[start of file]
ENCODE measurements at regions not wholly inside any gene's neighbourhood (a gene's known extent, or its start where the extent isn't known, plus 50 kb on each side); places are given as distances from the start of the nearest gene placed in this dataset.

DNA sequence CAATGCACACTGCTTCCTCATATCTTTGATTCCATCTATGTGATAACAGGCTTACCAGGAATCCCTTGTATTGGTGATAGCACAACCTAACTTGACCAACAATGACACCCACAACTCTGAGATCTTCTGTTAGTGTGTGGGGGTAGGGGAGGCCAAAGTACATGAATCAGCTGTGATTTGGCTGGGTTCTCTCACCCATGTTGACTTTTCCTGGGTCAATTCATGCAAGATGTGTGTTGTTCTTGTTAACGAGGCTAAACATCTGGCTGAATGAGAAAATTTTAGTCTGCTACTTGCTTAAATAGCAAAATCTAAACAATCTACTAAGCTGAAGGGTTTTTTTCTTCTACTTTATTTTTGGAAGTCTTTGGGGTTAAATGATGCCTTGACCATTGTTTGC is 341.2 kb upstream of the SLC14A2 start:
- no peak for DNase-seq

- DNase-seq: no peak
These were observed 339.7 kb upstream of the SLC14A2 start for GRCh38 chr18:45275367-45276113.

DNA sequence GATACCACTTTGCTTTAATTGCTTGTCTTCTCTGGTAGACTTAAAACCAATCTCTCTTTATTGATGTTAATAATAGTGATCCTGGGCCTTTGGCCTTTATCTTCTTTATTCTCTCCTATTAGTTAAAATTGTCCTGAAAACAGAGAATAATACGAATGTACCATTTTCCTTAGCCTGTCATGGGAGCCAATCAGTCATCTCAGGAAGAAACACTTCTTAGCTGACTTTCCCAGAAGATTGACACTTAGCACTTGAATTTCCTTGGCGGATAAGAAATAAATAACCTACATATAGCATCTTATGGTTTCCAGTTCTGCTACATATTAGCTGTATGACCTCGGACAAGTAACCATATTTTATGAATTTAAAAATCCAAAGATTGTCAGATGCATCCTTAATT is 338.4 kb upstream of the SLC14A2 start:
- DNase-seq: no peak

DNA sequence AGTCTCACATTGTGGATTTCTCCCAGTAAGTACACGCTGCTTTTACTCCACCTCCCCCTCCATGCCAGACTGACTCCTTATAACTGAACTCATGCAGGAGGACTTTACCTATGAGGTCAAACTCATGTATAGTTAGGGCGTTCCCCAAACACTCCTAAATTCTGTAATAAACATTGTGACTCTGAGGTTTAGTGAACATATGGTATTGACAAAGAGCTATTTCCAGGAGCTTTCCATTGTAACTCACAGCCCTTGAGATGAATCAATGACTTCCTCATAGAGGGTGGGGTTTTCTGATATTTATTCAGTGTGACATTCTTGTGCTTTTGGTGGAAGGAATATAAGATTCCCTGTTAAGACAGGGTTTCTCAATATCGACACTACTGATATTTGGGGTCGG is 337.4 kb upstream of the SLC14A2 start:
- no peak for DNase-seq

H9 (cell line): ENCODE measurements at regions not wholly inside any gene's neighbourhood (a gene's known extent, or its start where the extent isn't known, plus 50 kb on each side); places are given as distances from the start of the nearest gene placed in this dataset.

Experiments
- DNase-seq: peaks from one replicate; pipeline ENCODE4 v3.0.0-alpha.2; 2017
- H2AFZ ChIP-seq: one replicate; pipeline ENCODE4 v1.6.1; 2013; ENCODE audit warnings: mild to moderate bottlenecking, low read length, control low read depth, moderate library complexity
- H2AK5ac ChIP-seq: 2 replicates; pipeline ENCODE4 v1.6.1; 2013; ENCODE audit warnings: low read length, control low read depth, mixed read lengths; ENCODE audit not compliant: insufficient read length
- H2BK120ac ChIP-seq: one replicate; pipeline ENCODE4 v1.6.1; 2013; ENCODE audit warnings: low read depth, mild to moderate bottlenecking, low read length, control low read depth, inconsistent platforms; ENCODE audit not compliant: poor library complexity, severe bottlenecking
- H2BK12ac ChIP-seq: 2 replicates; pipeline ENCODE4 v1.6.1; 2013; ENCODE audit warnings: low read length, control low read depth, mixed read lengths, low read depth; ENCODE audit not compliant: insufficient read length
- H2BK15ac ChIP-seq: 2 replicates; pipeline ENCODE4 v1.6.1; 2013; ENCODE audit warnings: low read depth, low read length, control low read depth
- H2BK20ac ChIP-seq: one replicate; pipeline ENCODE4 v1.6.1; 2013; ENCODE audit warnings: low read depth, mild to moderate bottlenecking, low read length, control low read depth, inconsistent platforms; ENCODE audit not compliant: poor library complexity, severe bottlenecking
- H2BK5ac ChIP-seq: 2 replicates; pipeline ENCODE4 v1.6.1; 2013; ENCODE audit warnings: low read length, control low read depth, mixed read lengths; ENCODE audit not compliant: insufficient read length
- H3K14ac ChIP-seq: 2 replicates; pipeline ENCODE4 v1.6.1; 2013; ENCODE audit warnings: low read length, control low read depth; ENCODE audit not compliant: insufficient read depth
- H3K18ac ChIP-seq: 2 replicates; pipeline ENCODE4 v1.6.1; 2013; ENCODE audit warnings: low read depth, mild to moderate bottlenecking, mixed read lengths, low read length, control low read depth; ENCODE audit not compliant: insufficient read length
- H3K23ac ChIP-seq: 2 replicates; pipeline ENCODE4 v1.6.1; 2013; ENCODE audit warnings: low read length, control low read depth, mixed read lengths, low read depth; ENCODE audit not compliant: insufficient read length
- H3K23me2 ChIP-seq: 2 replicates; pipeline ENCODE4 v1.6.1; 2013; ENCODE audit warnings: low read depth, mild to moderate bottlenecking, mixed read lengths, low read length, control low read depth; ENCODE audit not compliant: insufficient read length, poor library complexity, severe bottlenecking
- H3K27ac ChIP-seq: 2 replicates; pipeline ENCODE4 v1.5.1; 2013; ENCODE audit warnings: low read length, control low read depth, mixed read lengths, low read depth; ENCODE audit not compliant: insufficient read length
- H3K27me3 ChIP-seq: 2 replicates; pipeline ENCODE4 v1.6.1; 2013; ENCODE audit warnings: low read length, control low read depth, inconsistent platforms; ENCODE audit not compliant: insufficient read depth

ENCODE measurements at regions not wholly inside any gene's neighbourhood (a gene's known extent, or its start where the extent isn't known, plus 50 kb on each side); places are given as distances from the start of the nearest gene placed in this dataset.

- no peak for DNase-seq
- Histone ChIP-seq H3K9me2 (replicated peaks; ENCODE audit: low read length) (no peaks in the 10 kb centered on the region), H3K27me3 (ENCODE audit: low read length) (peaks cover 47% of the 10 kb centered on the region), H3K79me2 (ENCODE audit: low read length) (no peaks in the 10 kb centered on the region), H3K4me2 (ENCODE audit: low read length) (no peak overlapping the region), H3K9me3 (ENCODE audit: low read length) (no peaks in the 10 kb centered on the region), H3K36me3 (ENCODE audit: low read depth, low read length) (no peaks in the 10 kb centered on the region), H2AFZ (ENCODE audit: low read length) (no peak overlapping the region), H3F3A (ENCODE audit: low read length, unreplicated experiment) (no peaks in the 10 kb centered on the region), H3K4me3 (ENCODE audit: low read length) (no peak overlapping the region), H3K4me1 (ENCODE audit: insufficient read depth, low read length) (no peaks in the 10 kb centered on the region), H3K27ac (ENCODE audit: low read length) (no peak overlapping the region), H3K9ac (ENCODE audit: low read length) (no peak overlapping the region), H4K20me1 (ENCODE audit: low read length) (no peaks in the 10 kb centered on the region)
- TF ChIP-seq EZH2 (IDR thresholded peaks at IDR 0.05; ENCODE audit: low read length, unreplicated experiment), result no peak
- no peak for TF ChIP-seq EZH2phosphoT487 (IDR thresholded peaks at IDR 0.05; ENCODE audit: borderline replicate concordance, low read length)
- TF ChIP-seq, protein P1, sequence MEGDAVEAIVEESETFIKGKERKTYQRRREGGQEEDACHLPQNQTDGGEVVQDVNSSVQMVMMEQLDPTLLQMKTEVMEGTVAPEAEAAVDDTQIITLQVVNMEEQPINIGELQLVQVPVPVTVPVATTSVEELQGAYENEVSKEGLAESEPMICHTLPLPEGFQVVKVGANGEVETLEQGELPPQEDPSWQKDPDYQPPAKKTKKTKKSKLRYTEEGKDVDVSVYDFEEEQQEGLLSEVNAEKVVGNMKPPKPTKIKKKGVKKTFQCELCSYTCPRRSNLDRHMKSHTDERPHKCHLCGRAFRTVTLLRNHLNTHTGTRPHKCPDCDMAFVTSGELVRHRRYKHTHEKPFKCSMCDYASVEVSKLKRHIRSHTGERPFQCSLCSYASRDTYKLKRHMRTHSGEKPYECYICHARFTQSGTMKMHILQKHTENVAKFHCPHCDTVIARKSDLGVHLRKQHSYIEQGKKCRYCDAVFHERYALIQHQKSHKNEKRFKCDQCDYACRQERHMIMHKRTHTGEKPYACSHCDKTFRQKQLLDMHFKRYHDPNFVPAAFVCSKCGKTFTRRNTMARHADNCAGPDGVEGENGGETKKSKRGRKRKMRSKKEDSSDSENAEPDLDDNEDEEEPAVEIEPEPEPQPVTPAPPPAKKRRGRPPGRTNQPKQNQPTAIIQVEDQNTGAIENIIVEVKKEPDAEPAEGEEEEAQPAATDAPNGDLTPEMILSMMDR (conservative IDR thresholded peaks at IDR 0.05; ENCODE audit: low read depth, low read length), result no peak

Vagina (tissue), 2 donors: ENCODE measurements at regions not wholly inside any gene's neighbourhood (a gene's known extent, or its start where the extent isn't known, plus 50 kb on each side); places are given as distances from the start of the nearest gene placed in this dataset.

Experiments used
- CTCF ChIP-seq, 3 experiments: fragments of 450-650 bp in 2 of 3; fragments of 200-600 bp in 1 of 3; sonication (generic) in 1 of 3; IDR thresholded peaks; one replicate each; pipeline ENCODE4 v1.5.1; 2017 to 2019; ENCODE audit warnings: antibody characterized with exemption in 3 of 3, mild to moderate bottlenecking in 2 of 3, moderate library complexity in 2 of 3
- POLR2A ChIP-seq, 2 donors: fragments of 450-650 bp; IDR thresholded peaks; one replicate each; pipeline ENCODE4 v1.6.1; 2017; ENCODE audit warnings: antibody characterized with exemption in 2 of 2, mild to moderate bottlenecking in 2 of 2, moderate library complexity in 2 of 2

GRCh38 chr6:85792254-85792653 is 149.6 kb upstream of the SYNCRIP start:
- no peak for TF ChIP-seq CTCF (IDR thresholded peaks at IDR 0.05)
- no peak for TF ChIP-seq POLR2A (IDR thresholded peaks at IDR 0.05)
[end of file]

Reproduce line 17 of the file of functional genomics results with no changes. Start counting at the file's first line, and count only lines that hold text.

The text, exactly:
- H2BK15ac ChIP-seq: 2 replicates; pipeline ENCODE4 v1.6.1; 2013; ENCODE audit warnings: low read depth, low read length, control low read depth